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Silver Screen Streak List #24: 02. Doulos: The Finger Man (1962)

Silver Screen Streak List #24: 02. Doulos: The Finger Man (1962)

Directed by Jean-Pierre Melville
Written by dorrk
16 January 2024

I was introduced to the work of Jean-Pierre Melville through these movie challenge projects that I've participated in over the last 10 years. I've seen five of his movies, now, within the last decade and all of them were assigned to me through one of my list challenges (Le samouraï (1967), Army of Shadows (1969), and Le Cercle Rouge (1970)) — and now Doulos: The Finger Man (1962) — or a "secret movie exchange" (Bob le Flambeur (1956)). While I've enjoyed all of them — Army of Shadows is one of the true greats of world cinema — I certainly prefer his later movies, when he seems to have worked out better how to deliver a fluid narrative that is more than a collection of genre notions.

In Doulos: The Finger Man, Serge Reggiani stars as a thief trying to navigate some sticky (and deadly) underworld in-fighting, while also staying ahead of the law, in the wake of a major heist. Women are slapped, doubles are crossed... all the usual things go wrong. The French can be very fatalistic about these things.

There's a lot of French New Wave cool to be found, including some supporting work from Jean-Paul Belmondo — who had just blown up into an international icon in Godard's Breathless (1960) — and the unflappable Michel Piccoli. Paul Misraki's music and Nicolas Hayer's cinematography strike a foreboding mood. It's all there, but just a little slow and bumpy as the convoluted plot unravels. I don't want to lay this wholly at the feet of Reggiani, who looks like a crusty French Rowan Atkinson, but it says something that he is second-billed to Belmondo, who essentially plays his sidekick. Belmondo and, in his single scene, Piccoli, bring the movie to immediate life with their irrepressible charisma in a way that Reggiani just can't, because he just happens to not be one of the emerging greats of French cinema. Meville's script is the real culprit. It's like a work-in-progress, a jumble of promising visual ideas but with no real thematic core or how to get from A to Z, and it struggles to sustain its tension for most of the latter half, although the finale is pretty good. I will enjoy having seen this more than I enjoyed watching it in the moment.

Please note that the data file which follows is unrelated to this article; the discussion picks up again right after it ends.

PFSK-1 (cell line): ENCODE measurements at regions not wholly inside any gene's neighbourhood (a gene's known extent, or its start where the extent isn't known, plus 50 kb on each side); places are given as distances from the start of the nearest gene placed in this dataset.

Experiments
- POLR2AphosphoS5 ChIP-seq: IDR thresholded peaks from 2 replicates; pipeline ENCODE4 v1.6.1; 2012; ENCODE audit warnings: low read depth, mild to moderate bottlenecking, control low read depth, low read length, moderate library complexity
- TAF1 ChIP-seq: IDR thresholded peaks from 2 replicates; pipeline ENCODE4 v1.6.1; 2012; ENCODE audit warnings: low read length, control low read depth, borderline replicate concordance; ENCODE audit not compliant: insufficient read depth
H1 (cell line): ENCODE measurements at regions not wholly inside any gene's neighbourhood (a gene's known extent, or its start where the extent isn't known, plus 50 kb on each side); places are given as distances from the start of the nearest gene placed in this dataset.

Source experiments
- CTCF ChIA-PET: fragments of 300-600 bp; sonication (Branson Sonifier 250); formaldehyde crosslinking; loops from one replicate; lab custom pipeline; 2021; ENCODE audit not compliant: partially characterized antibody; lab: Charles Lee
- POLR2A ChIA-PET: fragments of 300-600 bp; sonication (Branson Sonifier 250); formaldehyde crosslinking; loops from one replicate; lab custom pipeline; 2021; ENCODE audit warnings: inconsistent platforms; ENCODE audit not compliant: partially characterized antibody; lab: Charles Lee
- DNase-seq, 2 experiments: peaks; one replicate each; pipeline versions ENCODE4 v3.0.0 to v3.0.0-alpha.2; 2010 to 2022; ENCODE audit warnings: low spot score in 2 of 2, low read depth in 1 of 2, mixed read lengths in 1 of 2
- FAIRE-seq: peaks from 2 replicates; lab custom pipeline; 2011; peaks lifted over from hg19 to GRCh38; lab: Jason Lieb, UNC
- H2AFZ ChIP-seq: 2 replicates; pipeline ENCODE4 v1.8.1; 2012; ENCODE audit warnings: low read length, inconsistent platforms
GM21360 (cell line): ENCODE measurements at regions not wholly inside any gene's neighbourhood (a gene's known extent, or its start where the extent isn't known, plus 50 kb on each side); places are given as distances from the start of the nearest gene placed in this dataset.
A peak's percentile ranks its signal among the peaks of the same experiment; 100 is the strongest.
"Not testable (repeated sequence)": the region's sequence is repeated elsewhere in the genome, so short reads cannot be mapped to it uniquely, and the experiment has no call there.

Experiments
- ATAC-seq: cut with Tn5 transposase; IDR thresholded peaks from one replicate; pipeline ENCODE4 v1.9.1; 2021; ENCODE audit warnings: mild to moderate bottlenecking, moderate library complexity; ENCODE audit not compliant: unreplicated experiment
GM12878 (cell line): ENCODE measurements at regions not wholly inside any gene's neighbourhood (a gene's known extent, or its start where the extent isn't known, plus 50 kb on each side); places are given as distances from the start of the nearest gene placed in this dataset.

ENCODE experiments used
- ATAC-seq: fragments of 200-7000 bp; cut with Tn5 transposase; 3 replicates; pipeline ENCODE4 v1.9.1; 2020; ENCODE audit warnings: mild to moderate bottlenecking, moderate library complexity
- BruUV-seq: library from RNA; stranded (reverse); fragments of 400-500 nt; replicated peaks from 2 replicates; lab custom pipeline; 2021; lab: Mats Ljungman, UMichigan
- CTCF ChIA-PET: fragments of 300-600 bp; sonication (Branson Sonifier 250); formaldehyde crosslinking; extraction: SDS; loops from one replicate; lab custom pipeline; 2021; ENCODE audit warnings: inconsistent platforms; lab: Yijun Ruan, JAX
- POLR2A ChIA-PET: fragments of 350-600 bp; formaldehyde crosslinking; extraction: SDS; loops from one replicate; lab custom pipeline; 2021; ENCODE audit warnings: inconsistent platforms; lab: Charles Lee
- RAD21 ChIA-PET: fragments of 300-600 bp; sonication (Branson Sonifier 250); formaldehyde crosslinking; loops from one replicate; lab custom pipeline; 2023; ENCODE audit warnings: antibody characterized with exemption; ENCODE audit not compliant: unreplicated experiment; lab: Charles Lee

I had almost the same reaction to Melville's earlier Bob le Flambeur: lots of neat parts just waiting to come together. It probably doesn't help that France was already spitting out premium-grade noir thrillers like Touchez pas au grisbi (1954) and Riffifi (1955) and Elevator to the Gallows (1958) when Melville was still trying to figure out which way to point the camera. That's tough company, and he eventually made it, but he wasn't quite there yet in 1962.

Silver Screen Streak List #24: 02. Doulos: The Finger Man (1962)

Silver Screen Streak: "Flickchart's Best Crime Thrillers"

Doulos: The Finger Man (1962),  in Crime Thrillers, Ranked

Doulos: The Finger Man (1962), Ranked

Nigel Druitt's second offering from The Best Crime Thrillers according to FlickchartDoulos: The Finger Man (1962), charts in one whisker away from the exact middle of my Flickchart, #3050 (50.07%). Phew! Up next from this list: Clint Eastwood in Wolfgang Petersen's prestige Hollywood thriller, In the Line of Fire (1993).

'Le Doulos' (1963) - Trailer (Jean-Pierre Melville)